The DfE has announced that schools, further education colleges and universities have been asked to carry out building checks following the Grenfell fire
These checks have included asking those responsible for the safety of school buildings to identify where external cladding has been used on buildings and its type. In line with a cross–government approach, any buildings with Aluminium Composite Material (ACM) cladding above 18 metres will have samples of that cladding sent for testing to see what type it is.
As of today, 13 July, cladding from two school buildings has been tested by the Building Research Establishment (BRE), the body carrying out checks on all buildings on behalf of the government.
Results of these two tests confirmed that the cladding was not of limited combustibility and the affected schools have been informed.
The schools tested to date are:
- One secondary academy in London
- One primary special school in London is part of a residential block which has ACM cladding that has not passed combustibility tests.
The advice endorsed by the National Fire Chiefs’ Council makes clear that the fire risks posed by those buildings with ACM cladding, which is not of limited combustibility can be mitigated by other actions and additional checks.
As a precautionary step, both schools have already been inspected by the Fire and Rescue Service who confirmed appropriate measures are in place to mitigate the risks from potential fire, and the buildings have now been declared safe for continued use.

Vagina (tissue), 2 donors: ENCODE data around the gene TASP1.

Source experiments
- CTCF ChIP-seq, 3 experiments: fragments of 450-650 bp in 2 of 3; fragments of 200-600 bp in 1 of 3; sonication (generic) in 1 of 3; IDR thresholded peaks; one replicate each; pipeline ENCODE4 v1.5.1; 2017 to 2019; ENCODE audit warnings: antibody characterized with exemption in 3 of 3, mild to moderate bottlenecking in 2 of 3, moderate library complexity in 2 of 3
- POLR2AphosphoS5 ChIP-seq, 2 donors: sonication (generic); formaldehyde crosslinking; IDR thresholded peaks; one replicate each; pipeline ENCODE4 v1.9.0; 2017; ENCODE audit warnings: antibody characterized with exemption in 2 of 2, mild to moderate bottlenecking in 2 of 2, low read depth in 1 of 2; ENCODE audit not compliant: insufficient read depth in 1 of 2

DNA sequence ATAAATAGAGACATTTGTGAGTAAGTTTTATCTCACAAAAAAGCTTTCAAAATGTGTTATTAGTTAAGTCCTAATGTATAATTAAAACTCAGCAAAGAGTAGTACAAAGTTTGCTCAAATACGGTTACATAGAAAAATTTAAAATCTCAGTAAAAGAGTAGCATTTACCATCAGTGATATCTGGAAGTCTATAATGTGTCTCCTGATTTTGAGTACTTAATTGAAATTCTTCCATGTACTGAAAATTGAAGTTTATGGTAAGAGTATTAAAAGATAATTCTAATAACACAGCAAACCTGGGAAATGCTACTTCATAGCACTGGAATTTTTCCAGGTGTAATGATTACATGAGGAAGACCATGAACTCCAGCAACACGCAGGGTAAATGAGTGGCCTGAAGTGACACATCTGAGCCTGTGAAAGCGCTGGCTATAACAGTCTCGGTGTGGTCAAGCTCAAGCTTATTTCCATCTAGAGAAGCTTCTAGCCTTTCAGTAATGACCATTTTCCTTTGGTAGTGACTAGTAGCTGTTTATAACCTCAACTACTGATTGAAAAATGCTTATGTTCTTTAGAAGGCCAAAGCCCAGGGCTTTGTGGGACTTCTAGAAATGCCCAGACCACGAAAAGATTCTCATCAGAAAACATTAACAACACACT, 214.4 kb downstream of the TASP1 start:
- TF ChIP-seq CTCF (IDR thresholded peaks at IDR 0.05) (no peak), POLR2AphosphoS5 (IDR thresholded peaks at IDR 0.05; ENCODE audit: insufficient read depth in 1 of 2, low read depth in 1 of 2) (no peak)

Both buildings have been designed to meet stringent fire safety requirements and evacuation procedures are routinely tested as part of fire drills.
The department is continuing to work closely with the schools concerned to support them and ensure all the necessary steps are taken to ensure the continued safety of the buildings.
As part of this each school has a named contact within the department to guide them through this next steps.
All schools already have to follow a range of strict fire safety regulations designed to ensure they are as safe as possible and extremely well prepared in the event of a fire. They must have robust plans to follow in the event of a fire, conduct regular fire drills, install sprinklers if an assessment deems them necessary and typically have multiple exit routes.
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